LONDON Two-year-old startup Axeon Ltd. (Aberdeen, Scotland) has received working silicon from its foundry of the "Learning Processor," an array of 256 RISC processors, and is ready to start benchmarking the device, the company said.
After delays with faulty first-time silicon, Axeon will test the Learning Processor in a channel equalization application for 3G communications.
Although this is Axeon's initial goal, and one for which it has successfully just closed a funding round worth about $5 million, the company claims the technology is suitable for other applications as diverse as inertial navigation and automated image analysis.
Axeon is now able to supply development boards based on a Learning Processor array implemented in a 0.6-micron CMOS process technology together with an array controller and I/O system contained in a separate FPGA. In its current implementation, the Learning Processor is a n array of 256 8-bit RISC processors that operate at 50 MHz. The maximum clock frequency is expected to scale up to about 500 MHz as the array design is recast in 0.18- and 0.13-micron CMOS.
As the clock frequency increases the die area required for the array will shrink, reducing the cost of discrete packaged devices and the area on a system-chip taken up by the Learning Processor, the company said.
The processor is based on theoretical work on self-organizing maps written by Neil Lightowler while he was a graduate student at Aberdeen University. Lightowler is a cofounder and chief technology officer of Axeon.
"Having working silicon allows us to build an application demonstration," said Hamish Grant, founder and chief executive officer of Axeon.
Grant said Axeon would eventually offer both the array and its controller as soft intellectual property (IP) defined at the register transfer level. "Both elements will be sold as an IP core to be integrated within a baseband chip," he said.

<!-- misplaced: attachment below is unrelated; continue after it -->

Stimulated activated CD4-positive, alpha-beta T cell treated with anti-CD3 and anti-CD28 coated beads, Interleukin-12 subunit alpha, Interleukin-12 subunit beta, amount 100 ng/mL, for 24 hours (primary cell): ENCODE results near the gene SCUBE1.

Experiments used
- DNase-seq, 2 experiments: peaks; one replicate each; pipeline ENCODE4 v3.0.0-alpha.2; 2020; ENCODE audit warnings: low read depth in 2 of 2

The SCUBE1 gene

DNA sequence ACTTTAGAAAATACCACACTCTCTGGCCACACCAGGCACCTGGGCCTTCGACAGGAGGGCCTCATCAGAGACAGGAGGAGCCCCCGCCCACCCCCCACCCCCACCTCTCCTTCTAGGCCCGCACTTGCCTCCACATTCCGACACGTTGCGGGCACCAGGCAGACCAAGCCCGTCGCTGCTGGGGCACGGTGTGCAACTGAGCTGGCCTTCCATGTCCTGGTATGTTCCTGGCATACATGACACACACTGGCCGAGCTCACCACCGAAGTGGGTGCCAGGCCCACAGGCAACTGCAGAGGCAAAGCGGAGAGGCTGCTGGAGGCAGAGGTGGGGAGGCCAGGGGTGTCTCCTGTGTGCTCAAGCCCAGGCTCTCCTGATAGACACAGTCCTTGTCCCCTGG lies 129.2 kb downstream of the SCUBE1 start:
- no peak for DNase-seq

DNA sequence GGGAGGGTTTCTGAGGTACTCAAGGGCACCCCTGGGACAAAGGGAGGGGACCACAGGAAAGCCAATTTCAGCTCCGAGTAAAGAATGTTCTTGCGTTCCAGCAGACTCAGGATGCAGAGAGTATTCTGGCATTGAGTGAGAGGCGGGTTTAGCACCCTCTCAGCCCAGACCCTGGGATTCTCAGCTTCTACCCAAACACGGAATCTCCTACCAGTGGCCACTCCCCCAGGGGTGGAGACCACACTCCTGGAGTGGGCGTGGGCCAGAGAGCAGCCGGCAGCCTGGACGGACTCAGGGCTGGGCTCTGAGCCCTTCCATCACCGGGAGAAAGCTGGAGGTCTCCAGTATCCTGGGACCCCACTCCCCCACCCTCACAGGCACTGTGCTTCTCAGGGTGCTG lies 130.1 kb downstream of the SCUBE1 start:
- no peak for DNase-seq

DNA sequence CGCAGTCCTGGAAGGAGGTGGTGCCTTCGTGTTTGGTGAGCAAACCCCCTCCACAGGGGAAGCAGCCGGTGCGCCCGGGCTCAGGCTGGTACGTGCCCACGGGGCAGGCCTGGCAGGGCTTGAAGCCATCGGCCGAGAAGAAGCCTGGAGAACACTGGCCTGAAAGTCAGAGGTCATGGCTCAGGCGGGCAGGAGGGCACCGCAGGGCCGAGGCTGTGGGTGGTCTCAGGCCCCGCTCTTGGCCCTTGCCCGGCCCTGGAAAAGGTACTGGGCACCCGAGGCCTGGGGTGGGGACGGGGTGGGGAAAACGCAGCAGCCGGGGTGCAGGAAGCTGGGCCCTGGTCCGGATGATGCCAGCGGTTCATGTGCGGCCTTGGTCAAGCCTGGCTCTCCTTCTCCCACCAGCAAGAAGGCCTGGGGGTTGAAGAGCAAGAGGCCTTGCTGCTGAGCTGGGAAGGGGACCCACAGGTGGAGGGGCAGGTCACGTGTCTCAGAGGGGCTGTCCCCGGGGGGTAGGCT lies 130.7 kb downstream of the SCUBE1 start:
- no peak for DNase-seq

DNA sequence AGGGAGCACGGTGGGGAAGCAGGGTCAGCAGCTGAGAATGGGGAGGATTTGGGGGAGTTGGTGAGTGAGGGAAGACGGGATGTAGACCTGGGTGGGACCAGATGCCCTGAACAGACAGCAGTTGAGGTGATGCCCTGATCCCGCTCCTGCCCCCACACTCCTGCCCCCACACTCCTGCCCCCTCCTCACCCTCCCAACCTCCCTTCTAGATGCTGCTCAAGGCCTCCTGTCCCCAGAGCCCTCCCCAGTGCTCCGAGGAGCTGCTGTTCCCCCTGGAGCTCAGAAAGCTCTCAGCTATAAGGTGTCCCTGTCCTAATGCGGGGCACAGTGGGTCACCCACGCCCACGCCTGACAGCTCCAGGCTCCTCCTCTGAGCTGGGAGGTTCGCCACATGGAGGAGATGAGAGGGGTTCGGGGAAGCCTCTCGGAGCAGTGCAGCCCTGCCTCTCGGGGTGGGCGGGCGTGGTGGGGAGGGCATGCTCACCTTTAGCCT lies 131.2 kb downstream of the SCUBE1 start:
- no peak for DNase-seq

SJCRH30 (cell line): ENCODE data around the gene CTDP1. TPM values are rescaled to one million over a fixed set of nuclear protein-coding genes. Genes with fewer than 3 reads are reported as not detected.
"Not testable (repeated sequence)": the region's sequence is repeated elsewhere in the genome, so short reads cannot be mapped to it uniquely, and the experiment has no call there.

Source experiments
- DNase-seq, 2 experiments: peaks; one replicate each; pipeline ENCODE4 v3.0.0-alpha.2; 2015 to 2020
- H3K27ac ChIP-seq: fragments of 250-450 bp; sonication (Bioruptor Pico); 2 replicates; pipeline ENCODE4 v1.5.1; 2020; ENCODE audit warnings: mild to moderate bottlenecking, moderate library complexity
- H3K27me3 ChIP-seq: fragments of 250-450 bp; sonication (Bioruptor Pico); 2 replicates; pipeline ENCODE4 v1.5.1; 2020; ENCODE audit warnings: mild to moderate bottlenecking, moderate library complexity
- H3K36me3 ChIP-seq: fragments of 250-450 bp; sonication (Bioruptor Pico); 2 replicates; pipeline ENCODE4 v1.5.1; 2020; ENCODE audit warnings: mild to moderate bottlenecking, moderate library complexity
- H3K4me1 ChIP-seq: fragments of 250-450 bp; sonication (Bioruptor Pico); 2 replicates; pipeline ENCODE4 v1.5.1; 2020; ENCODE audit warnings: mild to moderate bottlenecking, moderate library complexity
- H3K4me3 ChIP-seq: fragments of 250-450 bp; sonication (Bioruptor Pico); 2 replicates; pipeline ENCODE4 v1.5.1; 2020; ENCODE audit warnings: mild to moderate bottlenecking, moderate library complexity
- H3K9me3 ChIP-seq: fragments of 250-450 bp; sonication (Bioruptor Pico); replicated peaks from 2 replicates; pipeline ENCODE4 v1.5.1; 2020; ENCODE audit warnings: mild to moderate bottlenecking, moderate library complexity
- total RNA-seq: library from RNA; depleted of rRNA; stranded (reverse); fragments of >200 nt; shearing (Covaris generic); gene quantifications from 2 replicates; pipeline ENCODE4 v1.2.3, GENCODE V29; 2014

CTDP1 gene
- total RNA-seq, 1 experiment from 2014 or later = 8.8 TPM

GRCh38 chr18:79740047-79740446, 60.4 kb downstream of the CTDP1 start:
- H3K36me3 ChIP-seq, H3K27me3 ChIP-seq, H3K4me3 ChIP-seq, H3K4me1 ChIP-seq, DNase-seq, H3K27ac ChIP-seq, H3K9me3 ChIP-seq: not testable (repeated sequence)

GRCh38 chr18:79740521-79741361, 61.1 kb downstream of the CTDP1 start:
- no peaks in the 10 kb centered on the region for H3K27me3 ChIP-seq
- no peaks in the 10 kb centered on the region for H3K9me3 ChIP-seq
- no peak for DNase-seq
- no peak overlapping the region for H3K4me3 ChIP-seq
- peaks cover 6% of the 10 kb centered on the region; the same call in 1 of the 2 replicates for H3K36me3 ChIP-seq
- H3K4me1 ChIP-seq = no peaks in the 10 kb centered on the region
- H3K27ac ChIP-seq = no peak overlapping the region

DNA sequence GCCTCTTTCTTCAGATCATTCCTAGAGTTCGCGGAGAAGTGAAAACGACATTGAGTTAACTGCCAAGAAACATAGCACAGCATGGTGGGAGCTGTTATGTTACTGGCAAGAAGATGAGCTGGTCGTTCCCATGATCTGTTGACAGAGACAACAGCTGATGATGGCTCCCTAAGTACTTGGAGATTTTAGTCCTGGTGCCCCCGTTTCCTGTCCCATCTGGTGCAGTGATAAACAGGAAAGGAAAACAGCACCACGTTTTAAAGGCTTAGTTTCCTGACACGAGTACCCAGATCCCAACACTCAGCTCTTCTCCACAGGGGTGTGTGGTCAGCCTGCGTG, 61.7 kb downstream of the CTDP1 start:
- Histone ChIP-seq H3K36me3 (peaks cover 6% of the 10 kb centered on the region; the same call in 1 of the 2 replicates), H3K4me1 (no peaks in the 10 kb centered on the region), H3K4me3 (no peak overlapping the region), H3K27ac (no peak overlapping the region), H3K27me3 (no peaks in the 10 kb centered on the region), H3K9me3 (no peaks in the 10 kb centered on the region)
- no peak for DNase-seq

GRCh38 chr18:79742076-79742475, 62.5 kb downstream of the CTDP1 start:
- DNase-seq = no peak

Gra nt had said in September 1999 that Axeon planned to have silicon that same year, but the silicon "didn't work right first time," he said. "But we got it to work second time around. It means we've spent two years in the development cycle rather than 18 months."
Despite the delay, backers have returned to fund a second round. And the extra time has also convinced Grant of the market opportunity for the Learning Processor in 3G communications.
"The operating companies are saying the technology is not yet there; that early terminals will operate at just 56 kbits/second rather than the 2 Mbits/second the standards allow for," he said. "People are struggling to design receivers. But our array will effectively replace the rake receiver in such a terminal."
Grant said the early test results support the technology's ability to realize the bandwidth rate promised, but as yet unachieved, by 3G communications developers. The Axeon solution should not only deliver the necessary functionality but do so in a small area and with low power consumption, the company said.